NFIP claims by residents who lived outside of those high-risk zones accounted for more than 20 percent of all NFIP claims filed. These folks received one-third of federal disaster assistance for flooding.
For people not in high-risk flood zones, the cost of insurance is more affordable.
The NFIP's Preferred Risk Policy program offers low-cost policies for homes that have a low to moderate flood risk. These are designated by B, C, or X zones on a FIRM.
For example, $250,000 worth of coverage, on a house with a basement, costs $386 per year. For a little more than a dollar a day, this could be the best investment you make all year, says Orrock.
Flood insurance rates are based on several factors, according to the NFIP, including:
Experts agree that if it rains, it can flood. In fact, 98 percent of U.S. counties have been impacted by a flooding event. Even one of the driest spots in America, Death Valley, has had dangerous flash floods.
Before buying a home in a flood zone, it's important to understand how much risk you'll be assuming.
"One of the reasons people buy in Florida is because they want waterfront property and that waterfront property is always going to be in a flood zone. And even things that they say aren't in a flood zone still could be. The best course of action is to research the property yourself and ask lots of questions," says Rocco.
Flood zone information is usually in the MLS listing. Issues like drainage or flooding problems must be disclosed.
"Sellers are obligated to disclose information related to flooding, such as whether or not the property flooded before," says Bixby.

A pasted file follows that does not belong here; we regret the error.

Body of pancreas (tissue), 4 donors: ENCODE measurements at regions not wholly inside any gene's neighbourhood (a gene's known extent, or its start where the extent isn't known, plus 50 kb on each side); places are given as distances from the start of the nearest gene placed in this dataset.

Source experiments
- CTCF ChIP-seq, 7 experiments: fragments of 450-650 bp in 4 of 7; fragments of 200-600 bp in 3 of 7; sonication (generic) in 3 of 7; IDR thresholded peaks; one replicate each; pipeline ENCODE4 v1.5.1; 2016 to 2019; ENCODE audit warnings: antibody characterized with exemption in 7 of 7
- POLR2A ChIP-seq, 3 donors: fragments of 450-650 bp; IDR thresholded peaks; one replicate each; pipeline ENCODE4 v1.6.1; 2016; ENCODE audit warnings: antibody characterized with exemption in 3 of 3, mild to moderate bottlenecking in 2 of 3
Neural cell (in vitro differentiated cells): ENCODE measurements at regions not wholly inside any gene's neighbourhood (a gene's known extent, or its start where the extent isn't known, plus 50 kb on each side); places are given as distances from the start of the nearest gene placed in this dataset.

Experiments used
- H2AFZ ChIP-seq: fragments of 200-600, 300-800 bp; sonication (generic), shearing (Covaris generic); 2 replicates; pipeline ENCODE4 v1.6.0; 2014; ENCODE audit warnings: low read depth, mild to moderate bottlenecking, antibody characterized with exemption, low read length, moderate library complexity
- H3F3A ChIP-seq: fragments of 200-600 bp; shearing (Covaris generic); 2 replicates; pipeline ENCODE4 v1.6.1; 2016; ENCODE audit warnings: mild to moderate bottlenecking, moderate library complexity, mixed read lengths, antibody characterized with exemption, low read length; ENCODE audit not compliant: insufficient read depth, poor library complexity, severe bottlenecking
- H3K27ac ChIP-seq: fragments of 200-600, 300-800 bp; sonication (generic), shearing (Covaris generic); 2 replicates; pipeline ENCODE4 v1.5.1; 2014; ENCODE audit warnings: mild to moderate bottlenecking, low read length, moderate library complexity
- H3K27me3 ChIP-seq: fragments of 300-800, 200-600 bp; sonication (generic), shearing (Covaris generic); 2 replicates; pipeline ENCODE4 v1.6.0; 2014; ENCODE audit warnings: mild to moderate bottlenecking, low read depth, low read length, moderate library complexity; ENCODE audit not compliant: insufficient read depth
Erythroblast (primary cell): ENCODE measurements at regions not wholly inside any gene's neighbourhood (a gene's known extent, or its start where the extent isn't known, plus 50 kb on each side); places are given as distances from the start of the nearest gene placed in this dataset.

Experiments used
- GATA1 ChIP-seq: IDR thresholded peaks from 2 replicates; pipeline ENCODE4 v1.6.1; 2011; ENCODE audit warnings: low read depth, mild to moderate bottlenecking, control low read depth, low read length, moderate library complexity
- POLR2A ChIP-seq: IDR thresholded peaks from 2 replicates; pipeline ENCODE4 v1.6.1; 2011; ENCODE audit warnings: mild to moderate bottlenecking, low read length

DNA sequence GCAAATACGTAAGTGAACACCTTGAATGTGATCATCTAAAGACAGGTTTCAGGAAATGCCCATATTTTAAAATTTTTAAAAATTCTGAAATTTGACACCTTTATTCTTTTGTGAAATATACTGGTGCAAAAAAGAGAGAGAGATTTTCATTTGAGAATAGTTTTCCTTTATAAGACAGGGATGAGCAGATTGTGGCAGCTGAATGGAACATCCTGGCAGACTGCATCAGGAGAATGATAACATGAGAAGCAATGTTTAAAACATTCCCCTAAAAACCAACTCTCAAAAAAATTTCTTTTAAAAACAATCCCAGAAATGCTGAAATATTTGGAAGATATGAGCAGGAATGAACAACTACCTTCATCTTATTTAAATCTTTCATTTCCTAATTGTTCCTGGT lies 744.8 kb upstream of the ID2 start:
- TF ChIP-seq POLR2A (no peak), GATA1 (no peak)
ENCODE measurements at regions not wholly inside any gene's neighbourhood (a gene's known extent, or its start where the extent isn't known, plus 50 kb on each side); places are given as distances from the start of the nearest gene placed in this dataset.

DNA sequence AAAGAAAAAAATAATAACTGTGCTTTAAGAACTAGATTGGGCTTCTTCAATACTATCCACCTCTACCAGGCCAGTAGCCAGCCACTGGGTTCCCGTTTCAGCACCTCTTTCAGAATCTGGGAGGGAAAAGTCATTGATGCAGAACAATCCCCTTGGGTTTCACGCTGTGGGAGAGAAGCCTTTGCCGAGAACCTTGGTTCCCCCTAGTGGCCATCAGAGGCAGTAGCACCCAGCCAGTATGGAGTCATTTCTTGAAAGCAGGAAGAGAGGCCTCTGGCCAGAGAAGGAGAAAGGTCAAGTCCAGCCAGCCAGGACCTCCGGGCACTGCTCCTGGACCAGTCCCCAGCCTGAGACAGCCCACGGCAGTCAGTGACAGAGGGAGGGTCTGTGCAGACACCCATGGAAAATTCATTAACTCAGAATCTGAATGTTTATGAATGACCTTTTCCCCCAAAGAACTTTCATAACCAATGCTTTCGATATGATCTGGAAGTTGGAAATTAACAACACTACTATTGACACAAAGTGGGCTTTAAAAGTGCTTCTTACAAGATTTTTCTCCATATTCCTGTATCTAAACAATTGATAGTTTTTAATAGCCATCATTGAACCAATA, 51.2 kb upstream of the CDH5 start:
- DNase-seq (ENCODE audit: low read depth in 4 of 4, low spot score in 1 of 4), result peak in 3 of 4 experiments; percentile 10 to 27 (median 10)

People who are in the highest-risk areas will pay more for insurance, so this is something to consider when you're house hunting. Buyers should talk to their lenders about any contingencies associated with buying in a flood zone.
"Some lenders might require you to pay a year's worth of flood insurance upfront," says Rocco.
Low-risk zones are X and C. Sometimes X zones will be shaded, which indicates that a barrier, like a levy or dam, has been built to reduce the flood risk. Of course, these structures are not a guarantee that flooding won't occur.
"If you're protected by a levy, even if it meets FEMA standards, there's a 25 percent chance during the life of your mortgage, about 30 years, that it will fail," says Orrock.
A and V = High risk
D = Undetermined risk
B and X (shaded) = Moderate flood hazard
C and X (unshaded) = Minimal flood hazard
If you fall in love with a property, but want to mitigate flood hazards, you can always make changes that will help reduce flood damage. These modifications can be major structural changes or small tweaks, from putting the structure on stilts to adding concrete blocks under your water heater.
Talk to your agent about negotiating the costs of these flood-mitigating updates with the seller.
"You can elevate the building to make sure water isn't coming in. You can even raise it so that the lowest floor is above flood level," says Nick Ratliff, associate broker with Better Homes and Gardens Real Estate Cypress in Lexington, Kentucky. "These are things you can talk to your agent about if you're in a flood zone."
Depending on your prospective home's level of risk, small changes can make a big difference. A rule of thumb is to make sure water is flowing away from the home, not gathering in pools.
For example, make sure downspouts are facing away from the structure. Gutter runoff should't collect near the house, which could eventually cause leaks in your basement. If you see this, address it with your agent or the seller.
"Check the pipes and gutters. Make sure they're clean. Place air conditioner units on concrete blocks, above flood level. This will help protect your home and appliances," says Rocco.